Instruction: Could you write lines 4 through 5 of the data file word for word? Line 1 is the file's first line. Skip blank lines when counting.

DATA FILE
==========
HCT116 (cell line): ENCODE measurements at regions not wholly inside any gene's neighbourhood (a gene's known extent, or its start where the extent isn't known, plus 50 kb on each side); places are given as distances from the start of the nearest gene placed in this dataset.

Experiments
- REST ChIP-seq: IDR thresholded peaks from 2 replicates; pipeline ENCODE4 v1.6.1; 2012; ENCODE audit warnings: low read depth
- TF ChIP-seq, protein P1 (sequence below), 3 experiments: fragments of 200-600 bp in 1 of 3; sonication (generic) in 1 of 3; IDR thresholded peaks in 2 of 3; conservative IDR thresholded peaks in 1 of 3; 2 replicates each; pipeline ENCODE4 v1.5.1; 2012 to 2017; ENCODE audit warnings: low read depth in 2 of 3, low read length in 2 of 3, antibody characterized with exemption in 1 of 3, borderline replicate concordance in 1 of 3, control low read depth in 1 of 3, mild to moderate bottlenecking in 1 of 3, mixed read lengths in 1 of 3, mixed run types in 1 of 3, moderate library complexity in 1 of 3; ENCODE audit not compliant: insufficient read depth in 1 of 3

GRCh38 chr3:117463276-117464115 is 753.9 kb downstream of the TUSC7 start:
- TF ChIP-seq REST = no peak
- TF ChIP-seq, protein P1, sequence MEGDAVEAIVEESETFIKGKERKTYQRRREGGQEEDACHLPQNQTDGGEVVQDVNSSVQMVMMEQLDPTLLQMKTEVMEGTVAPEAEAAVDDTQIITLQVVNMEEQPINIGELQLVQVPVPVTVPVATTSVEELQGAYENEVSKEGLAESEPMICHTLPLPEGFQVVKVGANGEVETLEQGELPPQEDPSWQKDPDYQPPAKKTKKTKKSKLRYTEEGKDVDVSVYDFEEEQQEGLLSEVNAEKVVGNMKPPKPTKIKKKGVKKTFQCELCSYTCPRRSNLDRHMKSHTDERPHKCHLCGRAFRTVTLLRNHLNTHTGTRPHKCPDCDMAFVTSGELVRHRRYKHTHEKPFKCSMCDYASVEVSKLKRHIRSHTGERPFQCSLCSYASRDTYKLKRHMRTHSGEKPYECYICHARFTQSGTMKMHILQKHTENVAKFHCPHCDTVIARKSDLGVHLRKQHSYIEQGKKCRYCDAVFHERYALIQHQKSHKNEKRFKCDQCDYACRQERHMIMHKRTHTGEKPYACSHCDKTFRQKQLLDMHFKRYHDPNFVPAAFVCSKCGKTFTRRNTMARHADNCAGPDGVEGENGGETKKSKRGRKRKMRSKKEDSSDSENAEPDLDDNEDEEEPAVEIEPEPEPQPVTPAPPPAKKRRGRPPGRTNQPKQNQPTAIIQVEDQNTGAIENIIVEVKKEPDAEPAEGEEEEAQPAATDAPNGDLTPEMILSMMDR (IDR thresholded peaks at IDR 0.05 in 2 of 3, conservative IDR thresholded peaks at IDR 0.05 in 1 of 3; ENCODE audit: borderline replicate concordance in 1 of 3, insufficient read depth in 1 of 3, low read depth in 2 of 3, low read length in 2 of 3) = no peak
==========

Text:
- TF ChIP-seq, protein P1 (sequence below), 3 experiments: fragments of 200-600 bp in 1 of 3; sonication (generic) in 1 of 3; IDR thresholded peaks in 2 of 3; conservative IDR thresholded peaks in 1 of 3; 2 replicates each; pipeline ENCODE4 v1.5.1; 2012 to 2017; ENCODE audit warnings: low read depth in 2 of 3, low read length in 2 of 3, antibody characterized with exemption in 1 of 3, borderline replicate concordance in 1 of 3, control low read depth in 1 of 3, mild to moderate bottlenecking in 1 of 3, mixed read lengths in 1 of 3, mixed run types in 1 of 3, moderate library complexity in 1 of 3; ENCODE audit not compliant: insufficient read depth in 1 of 3

GRCh38 chr3:117463276-117464115 is 753.9 kb downstream of the TUSC7 start: